today in black history

July 25, 2017

Two young Black couples are viciously lynched by a mob in 1946 in an incident known as the "Monroe Massacre" in rural Georgia.

To Be Equal

POSTED: April 07, 2010, 12:00 am

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On April 1st, a critical tool of empowerment was put in the hands of our communities -- the official 2010 Census form. Along with voting, filling out your Census questionnaire may be the most important act of empowerment any citizen can do. An accurate census count will determine how much federal money your community receives for schools, hospitals, senior centers and a host of other crucial community services. It will also determine how many seats your state gets in the U.S. House of Representatives. And as Congressional Black Caucus Chairwoman, Barbara Lee recently said, "In Congress we utilize Census data to identify those communities disproportionately affected by issues such as poverty, unemployment and health care disparities. The more complete the Census count, the more accurate and targeted our policy solutions will be as we work to create jobs…"

If you haven't done so already, I urge you to fill out and mail back your Census questionnaire today. It only takes a few minutes. And the confidentiality of your answers is protected by federal law.

As chair of the 2010 Advisory Committee, I can tell you that an unprecedented effort has been made to ensure that we don't have a repeat of the 2000 Census when more than 4 million people, largely in minority, poor and immigrant communities were missed. In addition to a $133 million advertising campaign, the National Urban League and other civil rights and civic organizations have led a coordinated outreach effort designed to increase Census participation in communities of color.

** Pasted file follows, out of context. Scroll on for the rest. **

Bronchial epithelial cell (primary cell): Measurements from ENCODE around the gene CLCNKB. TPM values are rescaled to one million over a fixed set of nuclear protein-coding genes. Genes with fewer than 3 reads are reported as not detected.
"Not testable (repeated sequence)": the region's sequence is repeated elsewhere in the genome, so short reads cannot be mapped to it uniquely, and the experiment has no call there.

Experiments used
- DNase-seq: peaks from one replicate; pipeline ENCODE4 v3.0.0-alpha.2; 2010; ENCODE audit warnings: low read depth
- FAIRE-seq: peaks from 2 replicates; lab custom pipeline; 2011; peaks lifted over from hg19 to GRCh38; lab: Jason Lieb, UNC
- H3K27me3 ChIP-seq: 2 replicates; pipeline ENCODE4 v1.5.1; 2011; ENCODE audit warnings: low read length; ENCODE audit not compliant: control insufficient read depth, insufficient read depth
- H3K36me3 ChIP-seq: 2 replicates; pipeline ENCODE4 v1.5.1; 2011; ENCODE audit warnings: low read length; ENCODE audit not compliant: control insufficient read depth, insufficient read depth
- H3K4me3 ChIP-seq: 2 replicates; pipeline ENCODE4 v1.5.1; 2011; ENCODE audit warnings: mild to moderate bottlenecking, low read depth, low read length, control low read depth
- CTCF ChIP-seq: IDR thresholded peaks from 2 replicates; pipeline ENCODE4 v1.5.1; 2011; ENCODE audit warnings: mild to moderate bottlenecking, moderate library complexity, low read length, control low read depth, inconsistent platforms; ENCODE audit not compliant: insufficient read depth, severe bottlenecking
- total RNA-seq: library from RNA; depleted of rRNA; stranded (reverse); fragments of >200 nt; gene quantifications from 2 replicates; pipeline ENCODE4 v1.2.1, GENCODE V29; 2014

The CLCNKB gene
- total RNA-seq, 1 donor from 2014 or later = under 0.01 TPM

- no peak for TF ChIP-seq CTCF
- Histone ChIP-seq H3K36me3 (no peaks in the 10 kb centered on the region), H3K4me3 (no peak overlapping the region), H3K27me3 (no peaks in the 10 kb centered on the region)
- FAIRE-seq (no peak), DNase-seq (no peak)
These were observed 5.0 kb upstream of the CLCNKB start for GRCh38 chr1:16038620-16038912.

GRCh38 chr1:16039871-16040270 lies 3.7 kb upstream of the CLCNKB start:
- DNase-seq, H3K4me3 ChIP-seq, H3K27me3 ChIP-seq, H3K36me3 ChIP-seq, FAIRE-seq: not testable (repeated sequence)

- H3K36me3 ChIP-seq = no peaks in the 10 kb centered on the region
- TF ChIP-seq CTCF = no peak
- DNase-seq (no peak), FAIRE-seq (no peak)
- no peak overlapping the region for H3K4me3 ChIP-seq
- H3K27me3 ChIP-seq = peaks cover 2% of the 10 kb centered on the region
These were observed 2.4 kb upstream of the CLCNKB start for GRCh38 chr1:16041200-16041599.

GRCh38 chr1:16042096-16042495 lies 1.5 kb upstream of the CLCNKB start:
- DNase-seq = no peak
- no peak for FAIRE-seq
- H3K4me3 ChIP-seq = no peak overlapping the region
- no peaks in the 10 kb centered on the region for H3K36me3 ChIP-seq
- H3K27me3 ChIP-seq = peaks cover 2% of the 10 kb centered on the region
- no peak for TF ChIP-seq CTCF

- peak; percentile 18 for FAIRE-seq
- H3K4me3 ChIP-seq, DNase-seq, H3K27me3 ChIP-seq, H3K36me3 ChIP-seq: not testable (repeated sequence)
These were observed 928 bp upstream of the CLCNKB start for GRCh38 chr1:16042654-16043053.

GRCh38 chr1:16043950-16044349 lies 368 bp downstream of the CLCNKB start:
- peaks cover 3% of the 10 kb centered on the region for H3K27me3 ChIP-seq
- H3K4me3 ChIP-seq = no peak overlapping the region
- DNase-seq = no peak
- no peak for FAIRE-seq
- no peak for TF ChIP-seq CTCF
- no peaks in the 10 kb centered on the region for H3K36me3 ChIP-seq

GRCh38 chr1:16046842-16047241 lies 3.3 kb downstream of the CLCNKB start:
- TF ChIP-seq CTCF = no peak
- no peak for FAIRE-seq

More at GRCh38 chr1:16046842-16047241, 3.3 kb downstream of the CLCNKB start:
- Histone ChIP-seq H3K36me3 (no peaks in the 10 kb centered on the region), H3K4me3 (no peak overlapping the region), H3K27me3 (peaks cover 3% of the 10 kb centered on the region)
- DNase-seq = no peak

Another benefit of the Census is jobs. April 1, Census Day, also coincided with the release of the Labor Department's monthly employment report. The report shows that of the 162,000 jobs created during March, 48,000 were Census jobs. While the overall unemployment rate has leveled off at 9.7 percent, African American unemployment remains much higher, at 16.5 percent and Hispanic joblessness also exceeds the national average at 12.6 percent. That is why it is so important that our communities get to the front of the recruitment line for the hundreds of thousands of Census jobs that are being created between now and July. These jobs are primarily part-time, but the pay is good and the work experience could lead to something better down the road. Anyone who is out of work and interested, should contact your local Census Bureau office today. To learn more about Census jobs in your area, click on the Jobs@Census link at www.census.gov or call the 2010 Census Jobs Line at 1-866-861-2010.

The National Urban League has designated this our centennial year as a year of empowerment. Participation in the Census is critical tool of empowerment that will help ensure that communities of color are not left behind when it comes to government resources. But as the Census Bureau slogan says, "We can't move forward until you mail it back." If you haven't already done so, do it today. To learn more about the Census and the National Urban League's empowerment campaign, log on to http://IAMEMPOWERED.com.


Marc Morial is the President & CEO of the National Urban League.

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